It’s virtually impossible to tune into any TV channel without hearing some blathering moron telling us to ask our doctors whether such and such drug “is right for us.”
These people are constantly pitching ads for drugs promising to fix our RA’s, COPD’s, CD’s, and a host of other medications that have shown promising results in one “medical” test or another.
And if you have no idea what in the hell RA, COPD, CD, and other equally cryptic medical acronyms even mean, you’re not alone—look them up for yourselves; that’s what I had to do.
The pharmaceutical companies have a singular goal, though: pestering your doctor about these medicines. The premise is simple. If enough people mention specific drugs to their doctors, they’ll sell more of them.
But this scheme does not work with me. I learned back when I was a kid that the longer I hung around my doctor’s office and the more questions I asked, the more likely he was to give me some damn BOOSTER shot!
In fact, at 73-years old, I wouldn’t even think about going to MY doctor unless my heart has stopped. And even then, I’d first pound myself in the chest a couple of times.
And, if after doing this my lips and finger-tips continued turning blue, OK; I’d probably consider going. But I’d be out of there at the first sign of any indication of an impending BOOSTER shot!
The thing that triggered this hissy fit on my part was a self-anointed know-it-all, a 30-something (my estimate) MD by the name of Mikovia, asking me if I had any idea what my own blood pressure was… as though I’m too stupid for my own good.
She’s not MY doctor—see above. However I was visiting a friend who’s recovering from gall bladder surgery at a hospital in Pennsylvania. The good doctor was reading her the standard riot act about getting her blood pressure down FIVE more points.
Unfortunately—for HER, not ME—she happened to glance in my direction just as my eyes were rolling and my head was nodding NO! Suddenly I became her sole focal point!
But, since she had asked, I decided to let her know that the last time I checked it (MYSELF at one of those do-it-yourself drugstore contraptions), it was 175 over 92.
I could almost see her lips quiver as she informed me that my blood pressure shouldn’t be a POINT above 135 over 80. And had it not been for her shoulder-length hair, I’m sure I would have seen the veins in her temples on the verge of rupture!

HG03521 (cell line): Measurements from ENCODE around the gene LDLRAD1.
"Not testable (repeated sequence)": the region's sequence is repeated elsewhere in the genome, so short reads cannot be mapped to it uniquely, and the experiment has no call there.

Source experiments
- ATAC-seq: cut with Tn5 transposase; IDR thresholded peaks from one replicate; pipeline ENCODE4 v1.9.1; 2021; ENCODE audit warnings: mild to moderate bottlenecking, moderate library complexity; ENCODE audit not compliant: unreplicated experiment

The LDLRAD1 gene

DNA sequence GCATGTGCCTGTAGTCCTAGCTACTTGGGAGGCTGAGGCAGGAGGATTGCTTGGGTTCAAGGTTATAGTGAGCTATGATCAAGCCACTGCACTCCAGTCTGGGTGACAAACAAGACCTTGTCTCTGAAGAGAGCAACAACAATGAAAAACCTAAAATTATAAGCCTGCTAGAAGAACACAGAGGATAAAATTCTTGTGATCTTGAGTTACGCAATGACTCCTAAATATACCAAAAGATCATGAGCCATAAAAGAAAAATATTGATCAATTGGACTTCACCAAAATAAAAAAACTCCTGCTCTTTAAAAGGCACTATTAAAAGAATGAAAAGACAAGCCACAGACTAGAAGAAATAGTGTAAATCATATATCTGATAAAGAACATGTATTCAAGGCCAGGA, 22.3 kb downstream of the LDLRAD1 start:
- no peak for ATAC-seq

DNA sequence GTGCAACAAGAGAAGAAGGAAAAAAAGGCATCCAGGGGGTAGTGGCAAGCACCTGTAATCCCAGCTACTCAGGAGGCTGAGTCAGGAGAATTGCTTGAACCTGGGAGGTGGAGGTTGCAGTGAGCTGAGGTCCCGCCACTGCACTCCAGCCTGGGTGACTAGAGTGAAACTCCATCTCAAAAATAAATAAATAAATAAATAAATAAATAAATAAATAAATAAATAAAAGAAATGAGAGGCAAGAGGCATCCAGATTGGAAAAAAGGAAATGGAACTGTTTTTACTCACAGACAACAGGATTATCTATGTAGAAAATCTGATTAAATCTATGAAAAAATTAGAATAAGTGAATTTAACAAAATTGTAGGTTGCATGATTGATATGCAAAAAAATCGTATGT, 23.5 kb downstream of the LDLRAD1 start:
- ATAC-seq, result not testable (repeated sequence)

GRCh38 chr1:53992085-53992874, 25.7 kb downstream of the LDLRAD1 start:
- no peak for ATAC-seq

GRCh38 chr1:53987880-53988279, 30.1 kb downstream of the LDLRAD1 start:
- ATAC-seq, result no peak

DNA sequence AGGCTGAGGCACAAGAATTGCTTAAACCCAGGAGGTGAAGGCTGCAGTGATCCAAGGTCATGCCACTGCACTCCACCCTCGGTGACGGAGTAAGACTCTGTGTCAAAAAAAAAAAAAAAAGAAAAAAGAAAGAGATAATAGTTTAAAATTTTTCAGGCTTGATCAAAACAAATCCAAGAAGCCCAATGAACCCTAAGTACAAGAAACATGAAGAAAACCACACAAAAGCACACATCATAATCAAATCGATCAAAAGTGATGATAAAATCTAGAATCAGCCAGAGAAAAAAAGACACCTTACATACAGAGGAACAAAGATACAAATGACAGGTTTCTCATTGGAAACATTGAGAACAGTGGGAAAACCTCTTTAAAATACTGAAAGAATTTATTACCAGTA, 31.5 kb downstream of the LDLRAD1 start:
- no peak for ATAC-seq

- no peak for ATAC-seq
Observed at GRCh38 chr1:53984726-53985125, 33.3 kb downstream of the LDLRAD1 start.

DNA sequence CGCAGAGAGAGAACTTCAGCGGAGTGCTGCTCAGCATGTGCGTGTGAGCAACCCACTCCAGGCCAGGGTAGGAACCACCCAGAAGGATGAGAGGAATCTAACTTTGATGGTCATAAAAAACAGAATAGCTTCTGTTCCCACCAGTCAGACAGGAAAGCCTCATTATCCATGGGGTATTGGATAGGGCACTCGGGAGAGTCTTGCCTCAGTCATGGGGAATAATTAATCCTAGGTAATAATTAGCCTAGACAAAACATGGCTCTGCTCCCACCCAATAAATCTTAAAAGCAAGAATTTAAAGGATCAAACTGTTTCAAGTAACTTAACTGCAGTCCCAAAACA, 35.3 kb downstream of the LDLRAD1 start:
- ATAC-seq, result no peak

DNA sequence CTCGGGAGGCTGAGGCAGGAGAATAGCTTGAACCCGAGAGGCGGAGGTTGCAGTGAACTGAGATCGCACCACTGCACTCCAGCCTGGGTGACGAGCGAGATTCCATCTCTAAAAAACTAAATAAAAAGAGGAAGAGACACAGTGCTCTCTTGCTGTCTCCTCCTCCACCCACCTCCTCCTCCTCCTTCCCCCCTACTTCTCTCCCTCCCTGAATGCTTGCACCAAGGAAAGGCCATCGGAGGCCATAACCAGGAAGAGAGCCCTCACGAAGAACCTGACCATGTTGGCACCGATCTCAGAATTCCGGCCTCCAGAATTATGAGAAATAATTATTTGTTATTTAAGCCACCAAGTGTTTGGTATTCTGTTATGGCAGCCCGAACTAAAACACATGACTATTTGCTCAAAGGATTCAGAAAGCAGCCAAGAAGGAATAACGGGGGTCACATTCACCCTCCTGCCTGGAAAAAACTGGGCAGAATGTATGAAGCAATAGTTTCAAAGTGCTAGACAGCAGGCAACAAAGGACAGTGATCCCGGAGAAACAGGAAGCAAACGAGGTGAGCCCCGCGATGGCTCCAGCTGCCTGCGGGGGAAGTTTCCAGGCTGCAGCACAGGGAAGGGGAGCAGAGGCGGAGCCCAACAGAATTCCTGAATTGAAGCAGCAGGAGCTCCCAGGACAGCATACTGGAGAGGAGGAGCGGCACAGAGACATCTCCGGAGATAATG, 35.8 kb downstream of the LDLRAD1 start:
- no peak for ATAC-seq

“Says WHO,” I asked her. “Medical science is who SAYS,” she exclaimed with a hint of irritation. At which point I loaded BOTH barrels of my research shot gun.
“Doctor, I’m 73-years old. And in addition to the probability of my having shoes older than you are, it’s also noteworthy that I retired in 2003 after teaching physics and physics-related research for 40-years. Yes, it has nothing to do with medicine, but my point is that I’m light years from stupid.”
“On top of this, my father was a practicing physician for 50-years before he died. And while he never downplayed the importance of blood pressure as a health issue, he wasn’t a fanatic about it, either.
His rule for normal blood pressure—the one in the medical preponderance at the time—was 100 plus a patient’s age. That seems to have changed over the past couple of decades. And my question is why!”
Putting things in proper perspective, my weight has increased roughly 66.7% from age twenty through age 73. I weighed 120 pounds at age twenty. I now weigh 200 pounds at age 73.
But what’s truly interesting to note is that my blood pressure at age twenty was a cool 120 over 70. And through no plans on my part, it was… TA DA… 100 plus my age. At age seventy-three, my blood pressure is 175 over 92: AGAIN… 100 plus my age.
It doesn’t take an MD degree for one to realize that as people age, their body metabolism changes and the old blood pressure goes up along with everything else. But as long as other things are OK, it’s no big deal.
I informed her that I suspect that the demise of the “100 plus age” normal blood pressure rule has had more to do with pharmaceutical company profits than anything remotely connected to medical science.
My personal research has shown that a mere 5-point lowering of the old blood pressure through drugs, results in billions of dollars for the pharmaceutical industry. Just follow the money since the beginning of the all-out attack on the “100 plus age” rule.
If normal blood pressure is an absolute number instead of a relative one, administering blood pressure-lowering protocols should increase lifespan.
But it doesn’t. I’ve searched EVERYWHERE; but I have yet to find a single clinical trial that shows even a modest correlative relationship among those who take hypertension drugs and those who don’t.
In the meantime, the pharmaceutical companies are raking in billions of dollars and all you young Marcus Welby-types get to feel righteous and good about yourselves.
Oh, and I’ll bet the increase in patient flow from all of those “ask-your-doctor” TV and print media advertisements isn’t doing any harm to your financial bottom lines, either. Ya think?